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Came across some doubts:

  1. What exactly are the differences between a USB host and device? Is it just that who powers the bus?
  2. When two devices connect how the device say "hey I will be the host and you be the device?"
  3. Can one device acts as a host as well as a device. For example, "A" should act as a device when a USB host is connected, and "A" should act as host when a USB device is connected?
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    \$\begingroup\$ This is directly and clearly answered right where you'd expect to find it, which is the USB spec, or even most introductory information on USB. -1 \$\endgroup\$ – Olin Lathrop Nov 18 '12 at 15:24
  • \$\begingroup\$ I would recommend that you read Jan Axelson's "USB Complete". It is a true gem on this subject matter. \$\endgroup\$ – quantum231 Jun 10 '13 at 10:55
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    \$\begingroup\$ @OlinLathrop Your comment is not helpful. The USB spec is 75 MiB in size and is composed of 43 PDF files with a total of 2984 pages. \$\endgroup\$ – Stéphane Jun 19 '16 at 13:12
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    \$\begingroup\$ @Stép: The USB spec also has a table of contents, and even the earlier and smaller specs answer these questions. These questions are very basic and show a complete lack of even attempting to find the answers. \$\endgroup\$ – Olin Lathrop Jun 19 '16 at 23:23
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    \$\begingroup\$ @OlinLathrop My attempt to use Google to find the answer to these exact questions is what took me to this question. This was the top Google search result. Came here and saw the recommendation to read/search through nearly 3000 pages! That's why I said the comment wasn't very helpful. \$\endgroup\$ – Stéphane Jun 21 '16 at 3:21
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What exactly are the differences between a USB host and device?

The host initiates all communication on the bus, the device only responds when asked by the host. For Details see the specs on usb.org.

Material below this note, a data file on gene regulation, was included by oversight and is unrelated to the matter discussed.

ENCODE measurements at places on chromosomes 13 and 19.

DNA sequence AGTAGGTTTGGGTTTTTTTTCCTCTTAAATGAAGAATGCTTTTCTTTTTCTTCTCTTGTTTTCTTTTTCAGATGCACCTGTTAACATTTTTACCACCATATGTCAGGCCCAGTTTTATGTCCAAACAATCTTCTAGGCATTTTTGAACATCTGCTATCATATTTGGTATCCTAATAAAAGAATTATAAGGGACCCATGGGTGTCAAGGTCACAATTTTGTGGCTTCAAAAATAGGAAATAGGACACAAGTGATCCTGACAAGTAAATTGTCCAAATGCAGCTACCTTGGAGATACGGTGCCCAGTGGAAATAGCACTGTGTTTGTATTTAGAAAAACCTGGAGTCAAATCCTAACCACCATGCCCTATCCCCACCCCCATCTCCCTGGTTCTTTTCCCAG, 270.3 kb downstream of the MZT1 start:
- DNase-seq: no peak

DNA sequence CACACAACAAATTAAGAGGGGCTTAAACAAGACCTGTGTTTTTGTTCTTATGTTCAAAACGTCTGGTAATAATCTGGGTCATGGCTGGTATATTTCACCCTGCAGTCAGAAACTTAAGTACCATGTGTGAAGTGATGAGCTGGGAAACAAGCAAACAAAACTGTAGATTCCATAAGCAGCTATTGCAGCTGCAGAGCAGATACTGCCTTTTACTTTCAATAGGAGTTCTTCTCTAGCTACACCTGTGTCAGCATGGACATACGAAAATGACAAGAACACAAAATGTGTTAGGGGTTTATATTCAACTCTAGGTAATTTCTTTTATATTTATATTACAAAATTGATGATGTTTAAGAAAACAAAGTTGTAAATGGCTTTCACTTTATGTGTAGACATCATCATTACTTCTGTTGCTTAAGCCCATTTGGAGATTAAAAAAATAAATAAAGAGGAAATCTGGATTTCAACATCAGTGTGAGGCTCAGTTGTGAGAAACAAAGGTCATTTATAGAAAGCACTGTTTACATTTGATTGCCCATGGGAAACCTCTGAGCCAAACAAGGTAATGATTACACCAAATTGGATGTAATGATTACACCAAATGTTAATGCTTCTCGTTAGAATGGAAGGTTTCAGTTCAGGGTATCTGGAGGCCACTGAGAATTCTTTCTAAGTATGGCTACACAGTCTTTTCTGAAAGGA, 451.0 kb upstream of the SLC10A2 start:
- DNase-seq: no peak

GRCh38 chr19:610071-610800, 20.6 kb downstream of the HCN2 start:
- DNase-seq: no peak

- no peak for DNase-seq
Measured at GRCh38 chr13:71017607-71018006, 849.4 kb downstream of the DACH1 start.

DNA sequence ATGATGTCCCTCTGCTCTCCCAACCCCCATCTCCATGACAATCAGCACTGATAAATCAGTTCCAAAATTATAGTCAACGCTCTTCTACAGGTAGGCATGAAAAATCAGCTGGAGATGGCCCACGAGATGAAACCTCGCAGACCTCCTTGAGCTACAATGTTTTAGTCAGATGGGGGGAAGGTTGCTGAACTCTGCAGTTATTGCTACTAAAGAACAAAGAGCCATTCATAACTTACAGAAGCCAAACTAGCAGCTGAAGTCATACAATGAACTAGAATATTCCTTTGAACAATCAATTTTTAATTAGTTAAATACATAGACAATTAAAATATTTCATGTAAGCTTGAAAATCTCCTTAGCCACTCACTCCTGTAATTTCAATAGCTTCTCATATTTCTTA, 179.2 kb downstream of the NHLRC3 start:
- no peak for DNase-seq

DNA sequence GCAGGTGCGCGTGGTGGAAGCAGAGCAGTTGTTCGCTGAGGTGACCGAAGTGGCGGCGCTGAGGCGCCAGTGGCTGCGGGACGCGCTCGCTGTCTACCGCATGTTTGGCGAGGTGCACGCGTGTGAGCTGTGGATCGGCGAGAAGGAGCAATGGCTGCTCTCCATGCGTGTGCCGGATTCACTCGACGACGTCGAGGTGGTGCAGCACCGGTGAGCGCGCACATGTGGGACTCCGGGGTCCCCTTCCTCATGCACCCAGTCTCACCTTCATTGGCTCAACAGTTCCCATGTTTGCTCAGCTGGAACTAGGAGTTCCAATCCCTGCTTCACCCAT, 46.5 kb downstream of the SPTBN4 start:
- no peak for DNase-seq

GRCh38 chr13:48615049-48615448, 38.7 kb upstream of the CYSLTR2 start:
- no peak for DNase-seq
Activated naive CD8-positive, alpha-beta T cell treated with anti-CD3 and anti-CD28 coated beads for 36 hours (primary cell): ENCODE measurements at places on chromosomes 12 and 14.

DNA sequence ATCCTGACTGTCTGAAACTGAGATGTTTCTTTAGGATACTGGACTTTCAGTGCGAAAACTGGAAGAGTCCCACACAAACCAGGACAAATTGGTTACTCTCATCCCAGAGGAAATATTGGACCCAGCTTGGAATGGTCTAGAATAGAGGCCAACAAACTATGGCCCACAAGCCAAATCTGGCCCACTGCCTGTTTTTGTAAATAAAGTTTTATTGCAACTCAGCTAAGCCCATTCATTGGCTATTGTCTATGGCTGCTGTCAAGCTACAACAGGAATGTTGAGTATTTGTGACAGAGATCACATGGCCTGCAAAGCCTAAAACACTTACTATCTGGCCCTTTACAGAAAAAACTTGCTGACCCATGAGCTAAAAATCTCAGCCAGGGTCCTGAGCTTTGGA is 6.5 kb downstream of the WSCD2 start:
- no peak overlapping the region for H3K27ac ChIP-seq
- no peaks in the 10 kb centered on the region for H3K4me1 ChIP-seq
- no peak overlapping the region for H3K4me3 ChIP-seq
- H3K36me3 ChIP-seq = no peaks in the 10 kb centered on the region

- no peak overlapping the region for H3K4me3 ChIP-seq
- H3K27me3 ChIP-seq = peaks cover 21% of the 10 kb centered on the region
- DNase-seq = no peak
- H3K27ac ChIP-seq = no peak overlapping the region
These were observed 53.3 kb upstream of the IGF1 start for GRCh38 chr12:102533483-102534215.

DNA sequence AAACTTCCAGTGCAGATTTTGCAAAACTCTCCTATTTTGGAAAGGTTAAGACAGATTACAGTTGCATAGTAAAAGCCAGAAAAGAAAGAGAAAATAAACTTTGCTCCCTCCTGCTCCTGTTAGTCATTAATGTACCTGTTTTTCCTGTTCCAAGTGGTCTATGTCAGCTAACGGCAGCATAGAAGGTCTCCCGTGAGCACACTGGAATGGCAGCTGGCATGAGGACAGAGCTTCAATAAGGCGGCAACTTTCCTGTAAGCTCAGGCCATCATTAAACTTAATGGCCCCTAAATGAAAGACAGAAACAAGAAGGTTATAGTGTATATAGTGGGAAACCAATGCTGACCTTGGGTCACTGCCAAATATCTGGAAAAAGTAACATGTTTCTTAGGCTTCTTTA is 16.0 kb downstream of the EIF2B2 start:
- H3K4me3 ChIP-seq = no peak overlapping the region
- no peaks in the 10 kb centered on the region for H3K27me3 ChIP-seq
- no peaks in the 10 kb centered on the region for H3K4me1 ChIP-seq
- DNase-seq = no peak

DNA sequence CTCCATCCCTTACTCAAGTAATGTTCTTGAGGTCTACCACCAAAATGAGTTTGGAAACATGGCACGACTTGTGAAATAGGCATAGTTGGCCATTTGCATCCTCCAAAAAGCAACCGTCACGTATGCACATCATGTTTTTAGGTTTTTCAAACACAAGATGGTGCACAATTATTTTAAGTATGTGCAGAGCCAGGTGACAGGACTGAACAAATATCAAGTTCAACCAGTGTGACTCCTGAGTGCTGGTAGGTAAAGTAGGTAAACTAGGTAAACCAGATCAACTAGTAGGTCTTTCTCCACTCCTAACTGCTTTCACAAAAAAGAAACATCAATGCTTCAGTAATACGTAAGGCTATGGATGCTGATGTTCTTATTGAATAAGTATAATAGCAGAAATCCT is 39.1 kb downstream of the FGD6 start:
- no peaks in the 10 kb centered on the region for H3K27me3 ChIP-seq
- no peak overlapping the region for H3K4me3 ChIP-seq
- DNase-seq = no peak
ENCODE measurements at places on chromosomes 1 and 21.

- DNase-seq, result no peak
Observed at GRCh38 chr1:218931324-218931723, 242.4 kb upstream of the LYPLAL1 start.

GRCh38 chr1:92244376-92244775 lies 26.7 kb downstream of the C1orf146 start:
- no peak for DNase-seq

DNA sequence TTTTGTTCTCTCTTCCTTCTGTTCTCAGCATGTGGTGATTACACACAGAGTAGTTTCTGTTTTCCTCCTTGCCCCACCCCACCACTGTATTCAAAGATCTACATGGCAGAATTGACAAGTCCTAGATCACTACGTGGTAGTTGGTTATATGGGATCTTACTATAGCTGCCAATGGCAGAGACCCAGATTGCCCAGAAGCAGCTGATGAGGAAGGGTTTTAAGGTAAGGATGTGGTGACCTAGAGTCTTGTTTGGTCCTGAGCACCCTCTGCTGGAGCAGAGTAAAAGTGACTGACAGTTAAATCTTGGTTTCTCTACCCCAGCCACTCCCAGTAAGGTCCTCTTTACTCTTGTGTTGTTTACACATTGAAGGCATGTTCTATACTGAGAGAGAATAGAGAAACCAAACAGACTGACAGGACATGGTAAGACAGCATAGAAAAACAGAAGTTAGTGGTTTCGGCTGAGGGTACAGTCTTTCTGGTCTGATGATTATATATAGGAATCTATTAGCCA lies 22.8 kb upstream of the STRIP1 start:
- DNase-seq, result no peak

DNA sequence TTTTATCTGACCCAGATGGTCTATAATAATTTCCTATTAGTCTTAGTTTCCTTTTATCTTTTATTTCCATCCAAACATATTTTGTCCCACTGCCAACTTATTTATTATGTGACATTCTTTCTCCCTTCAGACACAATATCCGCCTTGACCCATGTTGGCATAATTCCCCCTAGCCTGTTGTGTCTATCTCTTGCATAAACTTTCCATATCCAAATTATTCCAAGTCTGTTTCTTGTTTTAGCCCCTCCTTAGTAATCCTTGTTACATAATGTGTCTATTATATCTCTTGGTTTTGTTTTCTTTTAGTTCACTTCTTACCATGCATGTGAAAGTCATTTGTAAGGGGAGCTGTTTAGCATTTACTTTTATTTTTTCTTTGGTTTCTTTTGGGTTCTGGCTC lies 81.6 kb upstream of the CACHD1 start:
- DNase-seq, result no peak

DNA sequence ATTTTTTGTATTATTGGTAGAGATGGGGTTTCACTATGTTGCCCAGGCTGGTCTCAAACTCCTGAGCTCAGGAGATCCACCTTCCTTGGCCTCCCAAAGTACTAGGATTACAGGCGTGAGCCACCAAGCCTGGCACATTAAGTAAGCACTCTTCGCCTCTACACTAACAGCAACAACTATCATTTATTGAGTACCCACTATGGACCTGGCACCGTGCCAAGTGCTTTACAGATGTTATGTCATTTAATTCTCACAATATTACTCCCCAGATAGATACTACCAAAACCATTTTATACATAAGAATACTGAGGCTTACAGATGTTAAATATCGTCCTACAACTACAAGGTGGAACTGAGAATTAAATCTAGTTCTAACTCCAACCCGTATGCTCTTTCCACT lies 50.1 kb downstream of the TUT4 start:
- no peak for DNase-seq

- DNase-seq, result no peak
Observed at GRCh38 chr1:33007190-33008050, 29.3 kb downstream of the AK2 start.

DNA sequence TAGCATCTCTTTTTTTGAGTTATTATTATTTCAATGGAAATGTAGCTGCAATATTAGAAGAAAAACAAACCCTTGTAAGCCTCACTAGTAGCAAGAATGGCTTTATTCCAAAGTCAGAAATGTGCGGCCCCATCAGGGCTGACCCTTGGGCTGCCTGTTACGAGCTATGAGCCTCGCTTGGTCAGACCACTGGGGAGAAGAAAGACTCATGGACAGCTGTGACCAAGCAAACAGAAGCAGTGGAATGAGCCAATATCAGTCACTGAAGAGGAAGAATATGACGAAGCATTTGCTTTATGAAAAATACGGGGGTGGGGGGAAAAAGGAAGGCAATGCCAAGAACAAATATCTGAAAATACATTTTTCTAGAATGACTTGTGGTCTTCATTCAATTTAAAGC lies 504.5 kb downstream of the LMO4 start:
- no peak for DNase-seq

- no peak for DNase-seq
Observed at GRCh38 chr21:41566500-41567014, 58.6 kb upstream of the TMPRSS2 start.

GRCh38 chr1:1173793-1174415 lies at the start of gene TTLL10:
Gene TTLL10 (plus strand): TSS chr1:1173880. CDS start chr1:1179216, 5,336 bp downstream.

When two devices connect [...]

One must behave as the host and the other as the device. Details can be found in the USB OTG Specs.

Can one device acts as a host as well as a device?

For example, many Android phones and tablets can (requires Android 3+). The "magic" is in the On-the-Go cable/adapter, which switches the phone into host mode by pulling the ID pin to GND.

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Just like Stéphane, I came here for the answer. Which I did not find here! With a little research this is what I found.

With a host controller you will be able to communicate with all USB devices, and with a USB device controller you can just communicate with a host controller.

USB host is the USB on the PC side in most cases and USB Device is the USB in your mouse ,keyboard, flash memory and so on.

All USB transactions are managed by the Host. and the Device only responses to the Host transactions.

Hope that helps.

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    \$\begingroup\$ It's not clear what you are adding that has not already been said years ago. \$\endgroup\$ – Chris Stratton Apr 25 '17 at 3:09
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    \$\begingroup\$ He gave a slightly more thorough answer with concrete examples rather than sending you to the first page of a long and complex document. The selected answer is could have at least boil it down better \$\endgroup\$ – user148298 Aug 3 '18 at 23:28

protected by Nick Alexeev Sep 8 '18 at 5:57

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